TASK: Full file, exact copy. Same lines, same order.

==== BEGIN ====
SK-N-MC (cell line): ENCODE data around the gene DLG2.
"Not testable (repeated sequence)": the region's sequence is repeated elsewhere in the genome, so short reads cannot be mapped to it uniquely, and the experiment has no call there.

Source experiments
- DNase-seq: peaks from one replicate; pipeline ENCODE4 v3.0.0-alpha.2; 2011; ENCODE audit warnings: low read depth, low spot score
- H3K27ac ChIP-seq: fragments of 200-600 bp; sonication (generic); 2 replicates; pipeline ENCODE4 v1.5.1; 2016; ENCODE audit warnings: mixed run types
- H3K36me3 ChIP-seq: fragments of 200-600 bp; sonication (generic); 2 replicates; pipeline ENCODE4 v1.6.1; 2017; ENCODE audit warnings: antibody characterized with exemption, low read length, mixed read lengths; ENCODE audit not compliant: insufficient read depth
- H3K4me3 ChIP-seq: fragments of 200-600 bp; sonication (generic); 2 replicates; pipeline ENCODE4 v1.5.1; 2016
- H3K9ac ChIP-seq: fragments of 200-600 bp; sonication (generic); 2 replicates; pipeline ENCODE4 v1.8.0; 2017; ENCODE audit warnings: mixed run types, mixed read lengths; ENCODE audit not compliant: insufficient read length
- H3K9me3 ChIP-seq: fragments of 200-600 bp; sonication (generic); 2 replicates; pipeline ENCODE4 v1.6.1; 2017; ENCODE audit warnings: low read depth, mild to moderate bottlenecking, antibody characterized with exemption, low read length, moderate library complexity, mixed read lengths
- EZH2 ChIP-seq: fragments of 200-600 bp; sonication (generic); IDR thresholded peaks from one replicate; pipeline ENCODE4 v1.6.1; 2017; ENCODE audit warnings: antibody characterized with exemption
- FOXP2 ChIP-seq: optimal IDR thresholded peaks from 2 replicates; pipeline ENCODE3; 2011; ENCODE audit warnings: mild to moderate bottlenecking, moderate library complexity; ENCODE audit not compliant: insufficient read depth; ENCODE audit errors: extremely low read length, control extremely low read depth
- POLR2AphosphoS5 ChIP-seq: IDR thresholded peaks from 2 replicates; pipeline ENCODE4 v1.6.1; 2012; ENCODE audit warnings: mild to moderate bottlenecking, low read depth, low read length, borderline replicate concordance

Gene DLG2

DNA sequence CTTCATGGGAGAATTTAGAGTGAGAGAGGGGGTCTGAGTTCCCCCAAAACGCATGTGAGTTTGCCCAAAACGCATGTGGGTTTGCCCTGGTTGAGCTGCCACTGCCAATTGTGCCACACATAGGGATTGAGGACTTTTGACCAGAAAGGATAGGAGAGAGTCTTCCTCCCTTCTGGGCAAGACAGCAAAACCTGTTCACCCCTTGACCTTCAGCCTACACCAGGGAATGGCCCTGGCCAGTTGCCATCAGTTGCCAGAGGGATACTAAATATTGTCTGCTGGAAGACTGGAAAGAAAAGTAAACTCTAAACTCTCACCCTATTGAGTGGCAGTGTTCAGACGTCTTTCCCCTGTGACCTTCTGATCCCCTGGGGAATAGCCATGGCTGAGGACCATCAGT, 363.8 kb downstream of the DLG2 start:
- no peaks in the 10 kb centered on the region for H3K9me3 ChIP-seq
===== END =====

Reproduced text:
SK-N-MC (cell line): ENCODE data around the gene DLG2.
"Not testable (repeated sequence)": the region's sequence is repeated elsewhere in the genome, so short reads cannot be mapped to it uniquely, and the experiment has no call there.

Source experiments
- DNase-seq: peaks from one replicate; pipeline ENCODE4 v3.0.0-alpha.2; 2011; ENCODE audit warnings: low read depth, low spot score
- H3K27ac ChIP-seq: fragments of 200-600 bp; sonication (generic); 2 replicates; pipeline ENCODE4 v1.5.1; 2016; ENCODE audit warnings: mixed run types
- H3K36me3 ChIP-seq: fragments of 200-600 bp; sonication (generic); 2 replicates; pipeline ENCODE4 v1.6.1; 2017; ENCODE audit warnings: antibody characterized with exemption, low read length, mixed read lengths; ENCODE audit not compliant: insufficient read depth
- H3K4me3 ChIP-seq: fragments of 200-600 bp; sonication (generic); 2 replicates; pipeline ENCODE4 v1.5.1; 2016
- H3K9ac ChIP-seq: fragments of 200-600 bp; sonication (generic); 2 replicates; pipeline ENCODE4 v1.8.0; 2017; ENCODE audit warnings: mixed run types, mixed read lengths; ENCODE audit not compliant: insufficient read length
- H3K9me3 ChIP-seq: fragments of 200-600 bp; sonication (generic); 2 replicates; pipeline ENCODE4 v1.6.1; 2017; ENCODE audit warnings: low read depth, mild to moderate bottlenecking, antibody characterized with exemption, low read length, moderate library complexity, mixed read lengths
- EZH2 ChIP-seq: fragments of 200-600 bp; sonication (generic); IDR thresholded peaks from one replicate; pipeline ENCODE4 v1.6.1; 2017; ENCODE audit warnings: antibody characterized with exemption
- FOXP2 ChIP-seq: optimal IDR thresholded peaks from 2 replicates; pipeline ENCODE3; 2011; ENCODE audit warnings: mild to moderate bottlenecking, moderate library complexity; ENCODE audit not compliant: insufficient read depth; ENCODE audit errors: extremely low read length, control extremely low read depth
- POLR2AphosphoS5 ChIP-seq: IDR thresholded peaks from 2 replicates; pipeline ENCODE4 v1.6.1; 2012; ENCODE audit warnings: mild to moderate bottlenecking, low read depth, low read length, borderline replicate concordance

Gene DLG2

DNA sequence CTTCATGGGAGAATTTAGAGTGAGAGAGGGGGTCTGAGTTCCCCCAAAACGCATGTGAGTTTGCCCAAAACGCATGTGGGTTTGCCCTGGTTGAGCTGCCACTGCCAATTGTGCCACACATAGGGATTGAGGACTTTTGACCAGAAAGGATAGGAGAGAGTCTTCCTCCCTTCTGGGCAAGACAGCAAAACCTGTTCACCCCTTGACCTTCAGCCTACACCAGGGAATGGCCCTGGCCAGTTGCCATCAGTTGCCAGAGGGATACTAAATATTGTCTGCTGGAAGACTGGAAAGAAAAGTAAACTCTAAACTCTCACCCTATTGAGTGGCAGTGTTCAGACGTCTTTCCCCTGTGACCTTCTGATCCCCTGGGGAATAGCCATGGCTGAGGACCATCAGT, 363.8 kb downstream of the DLG2 start:
- no peaks in the 10 kb centered on the region for H3K9me3 ChIP-seq